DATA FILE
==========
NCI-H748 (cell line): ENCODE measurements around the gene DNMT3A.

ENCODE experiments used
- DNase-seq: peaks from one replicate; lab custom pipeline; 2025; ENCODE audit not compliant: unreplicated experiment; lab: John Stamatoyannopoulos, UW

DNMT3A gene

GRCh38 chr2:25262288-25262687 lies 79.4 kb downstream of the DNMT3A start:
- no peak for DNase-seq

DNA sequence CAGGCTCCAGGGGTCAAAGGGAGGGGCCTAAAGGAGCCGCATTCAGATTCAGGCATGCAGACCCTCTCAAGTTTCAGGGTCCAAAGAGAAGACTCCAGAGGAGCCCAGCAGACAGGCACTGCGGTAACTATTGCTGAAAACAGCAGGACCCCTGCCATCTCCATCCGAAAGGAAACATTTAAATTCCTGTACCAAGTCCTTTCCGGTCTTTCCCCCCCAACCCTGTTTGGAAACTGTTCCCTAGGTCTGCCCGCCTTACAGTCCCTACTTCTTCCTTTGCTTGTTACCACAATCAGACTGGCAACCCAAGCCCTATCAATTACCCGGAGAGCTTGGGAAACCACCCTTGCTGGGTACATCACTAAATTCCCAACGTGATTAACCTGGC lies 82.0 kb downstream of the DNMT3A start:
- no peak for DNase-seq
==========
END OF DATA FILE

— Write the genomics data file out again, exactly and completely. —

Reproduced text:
NCI-H748 (cell line): ENCODE measurements around the gene DNMT3A.

ENCODE experiments used
- DNase-seq: peaks from one replicate; lab custom pipeline; 2025; ENCODE audit not compliant: unreplicated experiment; lab: John Stamatoyannopoulos, UW

DNMT3A gene

GRCh38 chr2:25262288-25262687 lies 79.4 kb downstream of the DNMT3A start:
- no peak for DNase-seq

DNA sequence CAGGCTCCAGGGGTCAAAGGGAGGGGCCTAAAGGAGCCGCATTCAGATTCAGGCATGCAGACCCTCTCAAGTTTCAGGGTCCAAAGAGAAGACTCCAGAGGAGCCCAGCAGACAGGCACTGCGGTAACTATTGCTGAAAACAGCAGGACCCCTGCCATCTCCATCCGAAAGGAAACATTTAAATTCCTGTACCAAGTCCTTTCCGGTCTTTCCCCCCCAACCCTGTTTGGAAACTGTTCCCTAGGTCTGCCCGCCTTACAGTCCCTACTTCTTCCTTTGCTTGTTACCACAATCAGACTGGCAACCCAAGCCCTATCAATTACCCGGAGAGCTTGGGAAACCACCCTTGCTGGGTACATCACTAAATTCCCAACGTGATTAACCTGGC lies 82.0 kb downstream of the DNMT3A start:
- no peak for DNase-seq